The high volatility is a serious problem since long-term value is difficult to ensure! We have seen tokens to double or half in value based on a single tweet of a famous influencer. Many (more traditional) institutions see value in blockchain-based currencies but are spooked by the high volatility, thus forcing them to use more centralized control mechanisms which – in fact – go against the decentralized nature of public blockchains. Examples of such mechanisms are to peg the digital currency to a centralized fiat currency; or to use private ledgers with a more centralized control.

However, once these issues are solved, the ensuring creator economy will be powerful! This is exemplified in the figure (below) which is structured into three parts:

  • the underlying traditional technology ecosystem on the lower IaaS part of the figure
  • traditional metaverse examples on the right-hand side
  • Web 3.0-based metaverse examples on the left-hand side
metaverse examples

The traditional technology enabler segment is composed of device and component vendors, connectivity providers and platform players – the examples shown are non-exhaustive. The traditional way of building a metaverse experience is shown through the examples of Fortnite, Minecraft and Roblox. They are traditional since the economic value through payment opportunities has been added posteriorly (and is handled through centralized payment/ownership gateways).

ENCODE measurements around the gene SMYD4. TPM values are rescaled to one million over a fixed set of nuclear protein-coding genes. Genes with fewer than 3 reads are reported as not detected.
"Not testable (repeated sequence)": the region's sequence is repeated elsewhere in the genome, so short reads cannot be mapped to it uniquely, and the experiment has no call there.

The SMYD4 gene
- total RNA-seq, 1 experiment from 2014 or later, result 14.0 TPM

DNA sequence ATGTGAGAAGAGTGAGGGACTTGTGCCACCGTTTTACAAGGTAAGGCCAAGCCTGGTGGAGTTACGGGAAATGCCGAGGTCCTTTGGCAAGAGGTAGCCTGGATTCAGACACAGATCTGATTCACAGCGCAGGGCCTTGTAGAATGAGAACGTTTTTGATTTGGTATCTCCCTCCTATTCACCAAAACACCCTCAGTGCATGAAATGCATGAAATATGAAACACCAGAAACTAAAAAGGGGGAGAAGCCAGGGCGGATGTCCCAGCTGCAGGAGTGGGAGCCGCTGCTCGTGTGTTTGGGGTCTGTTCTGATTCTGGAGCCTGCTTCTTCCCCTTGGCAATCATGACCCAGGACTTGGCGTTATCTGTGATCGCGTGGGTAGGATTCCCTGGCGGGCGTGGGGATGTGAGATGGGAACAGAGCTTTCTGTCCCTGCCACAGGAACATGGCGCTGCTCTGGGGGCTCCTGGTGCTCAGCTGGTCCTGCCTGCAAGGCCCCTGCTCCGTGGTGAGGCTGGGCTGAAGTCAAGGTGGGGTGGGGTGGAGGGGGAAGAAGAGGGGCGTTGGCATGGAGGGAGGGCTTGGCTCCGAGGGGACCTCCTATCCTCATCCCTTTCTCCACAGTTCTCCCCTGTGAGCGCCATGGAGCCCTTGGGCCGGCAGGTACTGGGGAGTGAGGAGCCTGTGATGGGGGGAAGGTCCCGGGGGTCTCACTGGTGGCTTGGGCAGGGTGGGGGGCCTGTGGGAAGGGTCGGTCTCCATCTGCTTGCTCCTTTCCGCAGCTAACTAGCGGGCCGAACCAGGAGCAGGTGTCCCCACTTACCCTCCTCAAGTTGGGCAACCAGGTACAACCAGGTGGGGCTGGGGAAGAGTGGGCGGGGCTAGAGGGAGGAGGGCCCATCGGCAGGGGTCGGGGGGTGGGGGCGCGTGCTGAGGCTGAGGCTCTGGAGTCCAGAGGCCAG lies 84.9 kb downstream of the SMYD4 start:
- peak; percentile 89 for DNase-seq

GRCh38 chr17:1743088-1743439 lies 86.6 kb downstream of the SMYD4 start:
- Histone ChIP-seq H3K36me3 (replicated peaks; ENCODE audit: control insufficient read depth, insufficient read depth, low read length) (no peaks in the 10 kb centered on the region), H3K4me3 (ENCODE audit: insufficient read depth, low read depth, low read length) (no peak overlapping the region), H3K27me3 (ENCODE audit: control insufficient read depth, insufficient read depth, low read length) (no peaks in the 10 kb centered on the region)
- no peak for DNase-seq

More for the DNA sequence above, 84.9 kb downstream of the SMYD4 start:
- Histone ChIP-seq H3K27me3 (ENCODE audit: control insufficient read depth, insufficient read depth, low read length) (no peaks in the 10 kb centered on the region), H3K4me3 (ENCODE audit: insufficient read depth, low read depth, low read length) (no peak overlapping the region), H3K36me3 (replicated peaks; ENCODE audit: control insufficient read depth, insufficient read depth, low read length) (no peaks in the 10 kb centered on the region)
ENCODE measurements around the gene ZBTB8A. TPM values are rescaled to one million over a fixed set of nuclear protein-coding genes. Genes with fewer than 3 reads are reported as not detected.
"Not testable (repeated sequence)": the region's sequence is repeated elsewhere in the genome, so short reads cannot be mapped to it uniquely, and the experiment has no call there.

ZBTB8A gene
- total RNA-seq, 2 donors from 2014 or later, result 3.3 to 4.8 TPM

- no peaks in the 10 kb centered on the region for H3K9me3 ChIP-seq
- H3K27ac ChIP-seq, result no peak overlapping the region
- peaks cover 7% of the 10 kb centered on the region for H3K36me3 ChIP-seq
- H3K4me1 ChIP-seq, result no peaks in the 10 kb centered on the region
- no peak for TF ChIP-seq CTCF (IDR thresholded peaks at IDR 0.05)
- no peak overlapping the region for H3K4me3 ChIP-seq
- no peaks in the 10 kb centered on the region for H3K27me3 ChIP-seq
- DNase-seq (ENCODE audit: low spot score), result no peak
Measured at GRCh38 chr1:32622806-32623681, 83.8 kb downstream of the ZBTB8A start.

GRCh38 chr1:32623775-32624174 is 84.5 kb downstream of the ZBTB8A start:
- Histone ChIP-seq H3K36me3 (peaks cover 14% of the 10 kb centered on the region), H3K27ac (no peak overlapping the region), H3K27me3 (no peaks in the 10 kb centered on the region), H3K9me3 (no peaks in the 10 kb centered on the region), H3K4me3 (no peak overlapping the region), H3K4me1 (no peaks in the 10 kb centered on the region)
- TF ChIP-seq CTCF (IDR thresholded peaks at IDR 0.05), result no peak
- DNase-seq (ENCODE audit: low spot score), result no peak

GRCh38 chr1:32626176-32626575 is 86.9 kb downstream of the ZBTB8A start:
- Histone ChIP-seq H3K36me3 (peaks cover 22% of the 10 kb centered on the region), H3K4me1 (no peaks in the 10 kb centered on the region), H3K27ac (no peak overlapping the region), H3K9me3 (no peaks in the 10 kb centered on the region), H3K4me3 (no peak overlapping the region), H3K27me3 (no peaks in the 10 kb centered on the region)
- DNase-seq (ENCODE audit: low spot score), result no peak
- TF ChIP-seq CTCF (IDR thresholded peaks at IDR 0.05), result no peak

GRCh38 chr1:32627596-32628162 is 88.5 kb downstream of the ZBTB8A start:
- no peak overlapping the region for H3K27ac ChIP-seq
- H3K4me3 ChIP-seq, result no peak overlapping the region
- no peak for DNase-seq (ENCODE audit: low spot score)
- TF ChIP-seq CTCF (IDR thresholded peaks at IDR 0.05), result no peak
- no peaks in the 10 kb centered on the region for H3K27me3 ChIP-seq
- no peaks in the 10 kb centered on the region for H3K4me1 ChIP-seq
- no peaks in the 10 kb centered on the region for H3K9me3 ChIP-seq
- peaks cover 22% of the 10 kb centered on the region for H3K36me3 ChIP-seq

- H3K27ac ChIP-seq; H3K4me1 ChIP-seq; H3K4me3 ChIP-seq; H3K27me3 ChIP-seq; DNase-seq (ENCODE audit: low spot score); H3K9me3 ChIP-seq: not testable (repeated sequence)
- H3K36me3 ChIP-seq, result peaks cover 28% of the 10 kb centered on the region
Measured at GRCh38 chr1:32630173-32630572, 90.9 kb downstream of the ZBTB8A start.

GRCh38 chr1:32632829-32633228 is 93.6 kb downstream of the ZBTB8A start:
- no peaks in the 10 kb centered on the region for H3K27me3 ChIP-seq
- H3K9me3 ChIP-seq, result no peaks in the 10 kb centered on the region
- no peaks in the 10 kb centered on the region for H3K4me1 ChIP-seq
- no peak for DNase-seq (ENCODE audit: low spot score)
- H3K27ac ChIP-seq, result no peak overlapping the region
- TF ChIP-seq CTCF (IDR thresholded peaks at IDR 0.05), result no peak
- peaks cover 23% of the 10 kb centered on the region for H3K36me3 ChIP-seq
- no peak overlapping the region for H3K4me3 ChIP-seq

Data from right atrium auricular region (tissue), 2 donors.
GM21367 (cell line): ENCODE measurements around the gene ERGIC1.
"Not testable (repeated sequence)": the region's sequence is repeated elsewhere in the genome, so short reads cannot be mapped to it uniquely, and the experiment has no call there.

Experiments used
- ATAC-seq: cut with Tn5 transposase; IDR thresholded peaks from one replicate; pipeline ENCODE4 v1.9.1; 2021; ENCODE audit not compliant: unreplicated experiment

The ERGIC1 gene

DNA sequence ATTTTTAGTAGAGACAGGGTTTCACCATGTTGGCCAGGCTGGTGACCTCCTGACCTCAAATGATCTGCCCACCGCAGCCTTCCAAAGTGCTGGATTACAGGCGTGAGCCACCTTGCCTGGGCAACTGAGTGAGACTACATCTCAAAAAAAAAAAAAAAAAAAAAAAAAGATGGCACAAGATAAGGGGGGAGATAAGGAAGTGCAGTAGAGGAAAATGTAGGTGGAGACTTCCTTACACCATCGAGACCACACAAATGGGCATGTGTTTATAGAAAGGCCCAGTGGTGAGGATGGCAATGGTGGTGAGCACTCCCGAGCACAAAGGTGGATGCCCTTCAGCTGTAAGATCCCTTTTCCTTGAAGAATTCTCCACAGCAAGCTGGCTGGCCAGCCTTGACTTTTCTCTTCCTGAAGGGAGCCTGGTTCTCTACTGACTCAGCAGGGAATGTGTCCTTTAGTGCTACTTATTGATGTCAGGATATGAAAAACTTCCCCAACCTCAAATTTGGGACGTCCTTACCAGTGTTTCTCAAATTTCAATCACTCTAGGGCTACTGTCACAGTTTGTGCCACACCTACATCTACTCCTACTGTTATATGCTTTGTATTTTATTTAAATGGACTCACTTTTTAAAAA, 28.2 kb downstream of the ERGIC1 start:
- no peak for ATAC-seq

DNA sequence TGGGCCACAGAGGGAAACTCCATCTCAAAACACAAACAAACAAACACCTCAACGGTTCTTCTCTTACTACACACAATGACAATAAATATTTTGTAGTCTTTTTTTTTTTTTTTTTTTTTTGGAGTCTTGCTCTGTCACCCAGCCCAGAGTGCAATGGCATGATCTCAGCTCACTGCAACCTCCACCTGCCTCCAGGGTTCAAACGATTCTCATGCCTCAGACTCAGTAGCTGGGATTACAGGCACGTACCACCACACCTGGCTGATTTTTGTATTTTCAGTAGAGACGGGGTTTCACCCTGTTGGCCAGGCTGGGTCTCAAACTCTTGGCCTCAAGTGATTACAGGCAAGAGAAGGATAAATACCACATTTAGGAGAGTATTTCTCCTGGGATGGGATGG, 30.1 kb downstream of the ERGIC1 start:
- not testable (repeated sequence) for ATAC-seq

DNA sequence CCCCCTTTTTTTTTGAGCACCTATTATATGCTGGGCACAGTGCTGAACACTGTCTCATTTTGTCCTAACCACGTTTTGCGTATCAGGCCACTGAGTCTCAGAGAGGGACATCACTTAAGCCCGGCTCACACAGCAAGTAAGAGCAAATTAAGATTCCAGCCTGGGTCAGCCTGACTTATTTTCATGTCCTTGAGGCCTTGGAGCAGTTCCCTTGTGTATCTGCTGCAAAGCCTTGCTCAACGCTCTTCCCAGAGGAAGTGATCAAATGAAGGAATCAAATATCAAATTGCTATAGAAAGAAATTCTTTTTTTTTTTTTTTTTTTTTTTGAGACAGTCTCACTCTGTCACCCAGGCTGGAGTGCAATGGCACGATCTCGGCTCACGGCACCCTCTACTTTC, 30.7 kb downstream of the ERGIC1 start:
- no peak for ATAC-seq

The new way forward is enabled with blockchains: Here, a new set of interdependent layers is emerging composed of the:

  1. blockchain layer
  2. value layer
  3. the application layer

The blockchain layer is comprised of the blockchain infrastructure; examples are Ethereum, Cardano, EOS, etc. The value layer is comprised of specific tokens running on these blockchains, payment wallets, token/currency exchanges as well as NFT marketplaces. The application layer hosts the actual metaverse applications, such as Decentraland or Sandbox.

And if you note the order of the layers, the application layer cannot exist without the value layer!

For example, the Sandbox metaverse cannot exist without the SAND token which – in turn – cannot exist without the underlying Ethereum blockchain. Therefore, any economic activity in the Sandbox metaverse leads to economic gain. This is very different to the traditional approach where services and applications can exist (and even often only emerge as market winners) without payment built in.